Total capacity is now expected to reach 3.38GW "over the next two years" — up from just over 2GW today — and 11.48GW by 2030, according to Brenda Martin, CEO of the South African Wind Energy Association (SAWEA).
In the political sphere, president Cyril Ramaphosa — in office since February — opened a 60-day public consultation in August on a new national energy roadmap. The integrated resource plan (IRP 2018-2030) targets 9.46GW of new wind capacity to 2030.
Under the proposal, the 2030 target for renewables capacity has gone up by 3GW from the 2010 IRP and will meet 26% of the power mix by 2030. Wind’s 11.48GW will account for up 15% of that figure, with PV targeting 7.96GW, or 10% .
Coal’s share will fall from the current 60% to 45%, with the addition of just 1GW of new capacity to 2030. Gas comes second to wind for new plants, with plans to build 8.1GW.
Days after the IRP announcement, energy minister Jeff Radebe officially announced government plans to issue a 1.8GW renewables tender. This will be round 5 of the country’s renewable energy independent procurement programme (REIPP), created under the 2010 IRP, and will be issued "shortly after" the new IRP is approved, said Radebe. He gave no capacity-target breakdown for wind or solar.
Round 4 progress
Fast burgeoning action on the ground is further bolstering sector confidence. Under the government of former president Jacob Zuma,ousted amid corruption scandals, 1.36GW of projects allocated in round 4 had been held up since 2015. By April, Ramaphosa’s government had forced state utility Eskom into signing power purchase agreements for all those projects.
Now, "the majority of round 4 projects have achieved financial closure, with a few already commencing with construction", said Martin.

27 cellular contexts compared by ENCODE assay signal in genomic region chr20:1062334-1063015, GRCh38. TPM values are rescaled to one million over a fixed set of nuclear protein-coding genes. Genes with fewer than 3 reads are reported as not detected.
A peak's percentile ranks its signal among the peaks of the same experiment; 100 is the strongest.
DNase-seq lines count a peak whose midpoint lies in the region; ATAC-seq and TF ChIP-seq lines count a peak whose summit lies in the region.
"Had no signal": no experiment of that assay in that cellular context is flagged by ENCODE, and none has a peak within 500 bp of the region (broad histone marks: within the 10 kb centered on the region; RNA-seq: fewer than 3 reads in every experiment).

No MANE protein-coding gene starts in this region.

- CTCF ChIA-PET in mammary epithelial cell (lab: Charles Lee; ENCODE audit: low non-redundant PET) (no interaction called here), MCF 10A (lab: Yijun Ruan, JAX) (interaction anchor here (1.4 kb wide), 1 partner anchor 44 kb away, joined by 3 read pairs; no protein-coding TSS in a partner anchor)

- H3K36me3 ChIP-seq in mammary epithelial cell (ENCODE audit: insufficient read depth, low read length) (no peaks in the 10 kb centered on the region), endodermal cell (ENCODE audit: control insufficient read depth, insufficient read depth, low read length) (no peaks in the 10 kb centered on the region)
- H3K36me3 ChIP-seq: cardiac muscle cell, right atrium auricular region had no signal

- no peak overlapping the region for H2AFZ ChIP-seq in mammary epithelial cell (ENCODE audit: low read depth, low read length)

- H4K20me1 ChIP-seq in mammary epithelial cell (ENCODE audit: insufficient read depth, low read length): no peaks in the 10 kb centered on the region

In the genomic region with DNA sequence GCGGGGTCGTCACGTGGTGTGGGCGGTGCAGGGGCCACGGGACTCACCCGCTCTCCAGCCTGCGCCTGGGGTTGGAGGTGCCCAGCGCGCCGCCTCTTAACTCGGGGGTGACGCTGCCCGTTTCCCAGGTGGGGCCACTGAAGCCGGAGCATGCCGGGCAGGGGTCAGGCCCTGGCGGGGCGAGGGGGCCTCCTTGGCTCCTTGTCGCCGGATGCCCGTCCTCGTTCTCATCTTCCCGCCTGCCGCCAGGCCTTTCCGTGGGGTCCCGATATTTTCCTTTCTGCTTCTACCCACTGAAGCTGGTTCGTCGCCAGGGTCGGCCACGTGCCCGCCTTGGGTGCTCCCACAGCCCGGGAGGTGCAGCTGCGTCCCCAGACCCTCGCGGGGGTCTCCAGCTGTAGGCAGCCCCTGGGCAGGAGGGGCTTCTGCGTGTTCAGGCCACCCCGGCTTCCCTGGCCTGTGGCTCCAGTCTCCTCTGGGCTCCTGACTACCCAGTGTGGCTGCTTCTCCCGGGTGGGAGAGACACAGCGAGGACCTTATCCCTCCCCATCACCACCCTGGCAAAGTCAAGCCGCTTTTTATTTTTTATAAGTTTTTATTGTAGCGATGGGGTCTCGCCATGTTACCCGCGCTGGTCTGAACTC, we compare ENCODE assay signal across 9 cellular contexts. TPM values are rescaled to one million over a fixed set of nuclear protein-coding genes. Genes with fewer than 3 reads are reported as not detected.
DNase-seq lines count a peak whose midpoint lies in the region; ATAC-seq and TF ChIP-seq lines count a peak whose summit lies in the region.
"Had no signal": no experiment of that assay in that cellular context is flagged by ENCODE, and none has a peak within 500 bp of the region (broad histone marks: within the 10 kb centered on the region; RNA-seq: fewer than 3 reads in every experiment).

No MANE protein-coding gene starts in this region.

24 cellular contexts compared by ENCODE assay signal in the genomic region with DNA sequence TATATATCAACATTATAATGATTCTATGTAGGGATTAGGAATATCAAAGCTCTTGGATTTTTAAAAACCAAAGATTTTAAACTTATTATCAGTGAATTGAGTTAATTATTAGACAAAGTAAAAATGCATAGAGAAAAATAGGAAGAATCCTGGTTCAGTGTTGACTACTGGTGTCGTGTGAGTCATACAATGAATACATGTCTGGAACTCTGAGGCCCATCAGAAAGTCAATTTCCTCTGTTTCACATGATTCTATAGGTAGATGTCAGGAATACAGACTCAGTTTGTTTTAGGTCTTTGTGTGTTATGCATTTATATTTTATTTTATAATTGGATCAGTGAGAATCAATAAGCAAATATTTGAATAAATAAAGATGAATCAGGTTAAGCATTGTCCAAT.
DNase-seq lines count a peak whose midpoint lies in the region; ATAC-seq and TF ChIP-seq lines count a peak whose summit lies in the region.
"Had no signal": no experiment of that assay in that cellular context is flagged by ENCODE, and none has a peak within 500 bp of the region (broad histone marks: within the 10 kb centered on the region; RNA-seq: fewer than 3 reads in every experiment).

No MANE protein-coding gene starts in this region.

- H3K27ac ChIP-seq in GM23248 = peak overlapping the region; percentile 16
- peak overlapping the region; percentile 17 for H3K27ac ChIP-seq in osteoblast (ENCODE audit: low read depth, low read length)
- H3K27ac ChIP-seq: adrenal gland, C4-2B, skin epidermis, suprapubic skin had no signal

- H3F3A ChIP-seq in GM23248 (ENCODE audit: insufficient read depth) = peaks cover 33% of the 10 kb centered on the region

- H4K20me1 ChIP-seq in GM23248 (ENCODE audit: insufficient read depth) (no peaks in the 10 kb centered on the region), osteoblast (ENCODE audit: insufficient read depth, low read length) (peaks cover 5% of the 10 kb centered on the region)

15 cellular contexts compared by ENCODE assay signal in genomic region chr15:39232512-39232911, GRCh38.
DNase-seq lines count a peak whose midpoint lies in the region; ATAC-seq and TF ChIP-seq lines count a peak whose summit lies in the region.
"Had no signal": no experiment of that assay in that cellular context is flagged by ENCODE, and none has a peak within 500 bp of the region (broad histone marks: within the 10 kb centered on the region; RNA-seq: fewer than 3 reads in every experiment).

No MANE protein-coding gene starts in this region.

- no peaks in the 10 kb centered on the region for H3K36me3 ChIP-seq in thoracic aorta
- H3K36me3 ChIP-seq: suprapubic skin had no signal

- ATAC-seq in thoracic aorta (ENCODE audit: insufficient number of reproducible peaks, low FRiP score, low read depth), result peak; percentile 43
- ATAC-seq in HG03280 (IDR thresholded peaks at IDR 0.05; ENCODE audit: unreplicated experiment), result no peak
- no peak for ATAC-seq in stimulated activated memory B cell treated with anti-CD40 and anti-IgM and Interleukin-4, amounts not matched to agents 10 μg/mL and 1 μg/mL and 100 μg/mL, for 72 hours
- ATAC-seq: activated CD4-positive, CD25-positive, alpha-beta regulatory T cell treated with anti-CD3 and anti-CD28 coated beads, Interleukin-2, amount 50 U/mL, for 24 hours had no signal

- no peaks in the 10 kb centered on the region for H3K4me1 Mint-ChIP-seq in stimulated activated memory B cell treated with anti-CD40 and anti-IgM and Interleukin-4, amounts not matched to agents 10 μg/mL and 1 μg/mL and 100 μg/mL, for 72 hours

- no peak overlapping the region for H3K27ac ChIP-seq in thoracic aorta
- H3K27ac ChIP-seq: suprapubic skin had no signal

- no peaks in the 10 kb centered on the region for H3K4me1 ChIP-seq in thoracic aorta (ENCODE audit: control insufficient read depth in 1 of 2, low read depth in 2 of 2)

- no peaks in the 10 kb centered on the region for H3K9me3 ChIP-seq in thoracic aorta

Indeed, building work is under way at Italian developer Building Energy’s 147MW Roggeveld project and Lekala’s 140MW Kangnas and 110MW Perdekraal East sites, located in the Northern Cape and Western Cape, respectively. Lekela is a joint venture between private-equity firm Actis and Mainstream Renewable Power.
Silvia Macri, emerging markets specialist at consultants IHS Markit. now expects all round 4 projects to be online by the end of 2020. Meanwhile, round 5 projects are already mature, as the tender, initially conceived in 2015, will target projects that failed to get through earlier bidding rounds, she said.
One fly in the ointment for Martin is a three-year wind development gap, 2022-2024, programmed into the IRP to build new power lines. Martin wants the gap be filled by spreading development more thinly and warns of the risks for investor confidence associated with "stop-start" development.
Given South Africa’s economic struggles, financing may pose some challenges, warns Macri, especially if power demand falls.
However, Martin is convinced of the government’s renewables commitment, underpinned by Radebe’s statement to the press after his R5 announcement.
"Anything that stands in the way, I’m going to remove it to ensure that energy plays a critical role in economic growth and development," he said.